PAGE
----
Thanks!

  7. I don’t know if it’s the best all-rounder because it has a rather strong sonic flavor (with lifted bass and treble, and just quite forward overall) but it is very good for EDM and such.

  8. Hey Joker,

    Would you consider the FXT90 to be a good all-arounder? I currently have a pair of RE-400s, and while I really like them, they aren’t great with a lot of the electronic-based music that I’ve been listening to as of late.

  9. Thank you very much – I really appreciate that!

    That was the intent of this site (and originally my Head-Fi thread) – to provide a slightly different approach to reviews, with an emphasis on consistency, lack of bias, and a more sound signature-centric approach, in contrast to the “latest and greatest” mentality of more standalone reviews. Very glad to hear that my vision and reviews have had such an effect. Many more are on the way :).

  10. Sir,

    This is the best site I’ve come to in my weeks long research on headphones. The way you’ve subdivided the list –V-shaped, balanced, etc.– is so spot on, wise and useful. (Since “best” depends on what type pf sound you want. Some sites are okay to have a best bass headphone section, but that is touching only the surface. You consider the entire range and group many products according to these subdividions.) Your descriptions are so informed, so tangible/real, I can “hear” the quality of sound without even trying them on. These descriptions tell me exactly what I need to know it a cohesive and relative way—-you weave in and other models to give the reader a sense of how the particular model stacks up to a brand we may have experienced or a popular brand we may have read about.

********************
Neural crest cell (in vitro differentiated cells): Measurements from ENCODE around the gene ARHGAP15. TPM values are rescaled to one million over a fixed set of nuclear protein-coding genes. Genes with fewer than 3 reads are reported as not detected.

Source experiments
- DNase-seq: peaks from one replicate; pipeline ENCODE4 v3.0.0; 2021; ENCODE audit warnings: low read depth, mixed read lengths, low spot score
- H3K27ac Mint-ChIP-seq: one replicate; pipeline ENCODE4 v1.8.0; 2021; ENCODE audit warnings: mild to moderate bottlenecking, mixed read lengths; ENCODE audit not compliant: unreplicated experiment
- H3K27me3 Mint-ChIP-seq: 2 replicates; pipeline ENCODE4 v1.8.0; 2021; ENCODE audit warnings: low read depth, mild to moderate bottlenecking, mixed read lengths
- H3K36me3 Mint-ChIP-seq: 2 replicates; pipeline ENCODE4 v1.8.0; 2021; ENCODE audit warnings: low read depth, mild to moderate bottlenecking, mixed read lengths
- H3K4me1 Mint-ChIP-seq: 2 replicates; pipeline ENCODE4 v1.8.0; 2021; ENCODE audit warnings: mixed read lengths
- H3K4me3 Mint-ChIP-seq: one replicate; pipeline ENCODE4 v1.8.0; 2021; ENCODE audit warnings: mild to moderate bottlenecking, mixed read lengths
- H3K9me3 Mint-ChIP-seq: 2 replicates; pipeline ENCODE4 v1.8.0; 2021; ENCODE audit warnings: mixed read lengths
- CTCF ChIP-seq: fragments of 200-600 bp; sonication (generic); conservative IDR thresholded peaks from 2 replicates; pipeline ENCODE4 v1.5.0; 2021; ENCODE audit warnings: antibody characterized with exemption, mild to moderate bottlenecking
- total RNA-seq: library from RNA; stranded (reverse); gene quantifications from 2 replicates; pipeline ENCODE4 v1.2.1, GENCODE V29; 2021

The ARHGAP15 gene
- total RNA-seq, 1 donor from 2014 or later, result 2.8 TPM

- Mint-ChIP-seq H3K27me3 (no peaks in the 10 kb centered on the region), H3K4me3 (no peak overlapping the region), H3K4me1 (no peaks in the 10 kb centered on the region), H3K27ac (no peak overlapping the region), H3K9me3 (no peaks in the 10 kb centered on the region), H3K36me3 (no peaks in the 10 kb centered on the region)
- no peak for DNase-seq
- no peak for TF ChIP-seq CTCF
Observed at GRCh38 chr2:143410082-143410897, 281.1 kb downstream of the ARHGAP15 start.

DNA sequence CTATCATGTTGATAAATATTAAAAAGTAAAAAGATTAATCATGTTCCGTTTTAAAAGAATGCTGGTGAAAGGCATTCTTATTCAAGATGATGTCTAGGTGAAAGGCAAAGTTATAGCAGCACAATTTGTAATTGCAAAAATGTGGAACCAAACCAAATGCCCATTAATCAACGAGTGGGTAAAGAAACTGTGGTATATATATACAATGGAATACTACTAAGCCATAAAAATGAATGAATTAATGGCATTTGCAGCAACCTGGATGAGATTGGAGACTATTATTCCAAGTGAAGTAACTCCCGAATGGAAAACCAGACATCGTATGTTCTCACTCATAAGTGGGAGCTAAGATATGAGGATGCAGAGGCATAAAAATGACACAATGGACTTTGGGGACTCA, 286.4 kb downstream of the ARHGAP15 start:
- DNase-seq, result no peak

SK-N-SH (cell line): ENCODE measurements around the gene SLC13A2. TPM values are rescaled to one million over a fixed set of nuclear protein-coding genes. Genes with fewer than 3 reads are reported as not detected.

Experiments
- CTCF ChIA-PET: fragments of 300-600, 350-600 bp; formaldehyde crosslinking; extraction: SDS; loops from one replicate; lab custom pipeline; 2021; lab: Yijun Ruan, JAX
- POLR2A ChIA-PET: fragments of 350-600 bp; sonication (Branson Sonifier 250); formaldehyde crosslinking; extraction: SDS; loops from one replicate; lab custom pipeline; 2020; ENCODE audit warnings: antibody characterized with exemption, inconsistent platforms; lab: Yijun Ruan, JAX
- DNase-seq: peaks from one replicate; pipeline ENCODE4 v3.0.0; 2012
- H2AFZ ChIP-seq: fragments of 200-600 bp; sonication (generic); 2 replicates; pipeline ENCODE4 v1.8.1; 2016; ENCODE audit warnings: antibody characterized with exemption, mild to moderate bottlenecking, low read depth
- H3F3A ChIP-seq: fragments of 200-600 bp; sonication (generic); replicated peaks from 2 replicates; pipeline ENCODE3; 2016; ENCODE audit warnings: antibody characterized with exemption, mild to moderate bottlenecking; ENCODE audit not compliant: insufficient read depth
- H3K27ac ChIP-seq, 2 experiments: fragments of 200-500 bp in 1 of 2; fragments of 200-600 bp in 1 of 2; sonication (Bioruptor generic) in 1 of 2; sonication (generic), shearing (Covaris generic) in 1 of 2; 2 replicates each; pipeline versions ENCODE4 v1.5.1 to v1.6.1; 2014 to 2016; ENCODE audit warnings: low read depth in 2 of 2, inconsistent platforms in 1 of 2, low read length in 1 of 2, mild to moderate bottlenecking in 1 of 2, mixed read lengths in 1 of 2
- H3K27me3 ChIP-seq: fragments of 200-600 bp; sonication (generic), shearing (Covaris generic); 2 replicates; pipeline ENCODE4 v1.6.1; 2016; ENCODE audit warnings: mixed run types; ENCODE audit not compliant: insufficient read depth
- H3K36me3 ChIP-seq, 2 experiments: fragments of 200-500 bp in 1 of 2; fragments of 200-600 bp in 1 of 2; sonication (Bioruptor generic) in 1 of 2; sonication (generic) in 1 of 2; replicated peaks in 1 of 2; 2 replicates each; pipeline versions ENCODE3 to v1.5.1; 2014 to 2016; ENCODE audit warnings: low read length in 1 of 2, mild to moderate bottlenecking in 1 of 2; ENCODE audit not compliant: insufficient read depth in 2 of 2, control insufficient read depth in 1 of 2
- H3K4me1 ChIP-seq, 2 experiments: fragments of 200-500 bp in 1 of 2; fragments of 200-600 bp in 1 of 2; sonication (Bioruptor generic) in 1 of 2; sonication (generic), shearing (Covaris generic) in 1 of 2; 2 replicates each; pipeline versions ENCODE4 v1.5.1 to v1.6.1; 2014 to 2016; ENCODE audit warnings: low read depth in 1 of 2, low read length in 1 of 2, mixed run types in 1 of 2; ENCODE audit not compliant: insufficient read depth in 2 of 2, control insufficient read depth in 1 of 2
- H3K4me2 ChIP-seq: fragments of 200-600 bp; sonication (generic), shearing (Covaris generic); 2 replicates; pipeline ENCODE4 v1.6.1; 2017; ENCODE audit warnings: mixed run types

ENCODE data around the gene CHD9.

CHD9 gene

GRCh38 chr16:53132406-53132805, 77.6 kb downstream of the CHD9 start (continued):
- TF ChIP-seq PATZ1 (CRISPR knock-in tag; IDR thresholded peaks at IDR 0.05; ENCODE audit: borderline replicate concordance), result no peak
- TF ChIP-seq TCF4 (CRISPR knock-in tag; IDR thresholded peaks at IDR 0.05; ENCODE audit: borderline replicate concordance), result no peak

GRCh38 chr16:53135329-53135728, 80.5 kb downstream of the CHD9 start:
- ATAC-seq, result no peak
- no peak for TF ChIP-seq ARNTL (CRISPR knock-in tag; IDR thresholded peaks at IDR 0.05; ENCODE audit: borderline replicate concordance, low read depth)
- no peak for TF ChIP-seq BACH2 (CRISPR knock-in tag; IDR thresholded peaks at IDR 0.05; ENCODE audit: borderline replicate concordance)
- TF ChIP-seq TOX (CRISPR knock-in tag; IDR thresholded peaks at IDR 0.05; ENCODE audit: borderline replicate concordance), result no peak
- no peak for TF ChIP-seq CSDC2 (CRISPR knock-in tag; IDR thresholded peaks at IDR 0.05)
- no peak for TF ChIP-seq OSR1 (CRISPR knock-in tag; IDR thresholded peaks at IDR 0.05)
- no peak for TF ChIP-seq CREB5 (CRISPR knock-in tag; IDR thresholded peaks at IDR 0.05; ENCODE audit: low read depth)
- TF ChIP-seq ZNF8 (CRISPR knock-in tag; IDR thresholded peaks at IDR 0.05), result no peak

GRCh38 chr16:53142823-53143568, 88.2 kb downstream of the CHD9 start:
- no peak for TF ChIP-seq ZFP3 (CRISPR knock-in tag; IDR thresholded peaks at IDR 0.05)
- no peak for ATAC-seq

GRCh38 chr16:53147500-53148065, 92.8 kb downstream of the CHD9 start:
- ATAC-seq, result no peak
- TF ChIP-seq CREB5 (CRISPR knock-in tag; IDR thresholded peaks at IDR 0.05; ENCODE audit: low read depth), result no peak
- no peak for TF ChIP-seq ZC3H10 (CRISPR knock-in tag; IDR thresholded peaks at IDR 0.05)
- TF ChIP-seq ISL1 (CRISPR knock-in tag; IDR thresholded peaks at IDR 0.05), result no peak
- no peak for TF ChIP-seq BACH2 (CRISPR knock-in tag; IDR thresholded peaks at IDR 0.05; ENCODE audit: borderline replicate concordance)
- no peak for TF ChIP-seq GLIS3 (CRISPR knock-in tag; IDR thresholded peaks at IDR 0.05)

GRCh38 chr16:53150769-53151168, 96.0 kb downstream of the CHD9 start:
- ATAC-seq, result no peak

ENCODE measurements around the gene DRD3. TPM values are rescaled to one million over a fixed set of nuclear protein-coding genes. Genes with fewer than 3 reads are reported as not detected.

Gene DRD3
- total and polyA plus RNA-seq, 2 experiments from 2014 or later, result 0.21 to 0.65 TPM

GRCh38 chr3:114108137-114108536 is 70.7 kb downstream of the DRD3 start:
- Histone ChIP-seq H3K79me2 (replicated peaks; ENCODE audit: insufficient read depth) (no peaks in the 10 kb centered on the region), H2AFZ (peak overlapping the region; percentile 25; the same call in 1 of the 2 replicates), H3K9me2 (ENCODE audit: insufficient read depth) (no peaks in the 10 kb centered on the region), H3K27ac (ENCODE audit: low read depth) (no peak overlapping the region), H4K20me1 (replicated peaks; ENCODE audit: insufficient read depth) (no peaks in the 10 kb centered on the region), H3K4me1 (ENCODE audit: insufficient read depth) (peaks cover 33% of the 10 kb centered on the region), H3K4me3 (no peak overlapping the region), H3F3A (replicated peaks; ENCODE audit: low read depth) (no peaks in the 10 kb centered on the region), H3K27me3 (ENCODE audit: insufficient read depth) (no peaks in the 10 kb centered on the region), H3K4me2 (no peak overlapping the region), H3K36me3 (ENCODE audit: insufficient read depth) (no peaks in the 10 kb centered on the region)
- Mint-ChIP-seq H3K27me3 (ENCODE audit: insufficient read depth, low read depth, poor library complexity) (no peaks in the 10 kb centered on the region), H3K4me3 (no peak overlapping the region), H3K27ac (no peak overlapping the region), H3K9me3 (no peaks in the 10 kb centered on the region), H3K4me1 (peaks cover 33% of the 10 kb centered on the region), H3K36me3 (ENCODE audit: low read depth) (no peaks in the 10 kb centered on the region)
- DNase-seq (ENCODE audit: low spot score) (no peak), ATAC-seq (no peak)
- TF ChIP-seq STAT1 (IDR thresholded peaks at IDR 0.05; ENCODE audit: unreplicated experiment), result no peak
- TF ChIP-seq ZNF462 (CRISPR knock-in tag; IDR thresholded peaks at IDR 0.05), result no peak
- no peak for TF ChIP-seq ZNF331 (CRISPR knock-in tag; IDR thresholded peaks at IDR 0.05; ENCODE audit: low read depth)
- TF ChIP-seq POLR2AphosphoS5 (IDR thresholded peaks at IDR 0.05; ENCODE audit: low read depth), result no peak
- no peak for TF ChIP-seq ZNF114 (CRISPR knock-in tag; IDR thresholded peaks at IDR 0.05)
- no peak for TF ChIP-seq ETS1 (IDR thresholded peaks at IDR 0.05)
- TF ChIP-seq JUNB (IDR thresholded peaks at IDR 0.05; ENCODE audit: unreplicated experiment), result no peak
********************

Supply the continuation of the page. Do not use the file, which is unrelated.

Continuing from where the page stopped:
I’ve looked at sooooooooo many websites—-cnet, wirecutter, headfonics, head-fi or whatever it’s called haha–and have seen soooo many videos; and you know your sh*t. Your level of knowledge is so apparent: I was just reading up on multiple drivers (dynamic and BA and crosswiring or whatever to make a harmonious union between the drivers) and sure enough… YOU CASUALLY EDUCATE US ON MULTI-DRIVERS GENERALLY–thank you!–AND HOW THIS BRAND IMPLEMENTS MULTIPLE DRIVERS SUCCESSFULLY.

    Sorry to be so excited. Haha. I just felt it important to let you know that you’re quite gifted, intelligent, awesome, well-thought-out to the consumer’s benefit. I’m not sure who your teachers were or how many hours of reading you put in to be who you are, but I thank you–because you’re the sh*t. Haha. Pardon my rambling… It’s Saturday and I’m not even in work or writer mode… I just HAD TO GIVE YOU PROPS. Thanks.

  11. Yeah, they are similar in the very general sense of being somewhat v-shaped sounding but the CKM99 is generally more full-sounding while the FXT90 is more on the lean and fast side with a more aggressive, in-your-face presentation. Unless you want to try something other than a v-shape I don’t think they will be redundant in your collection.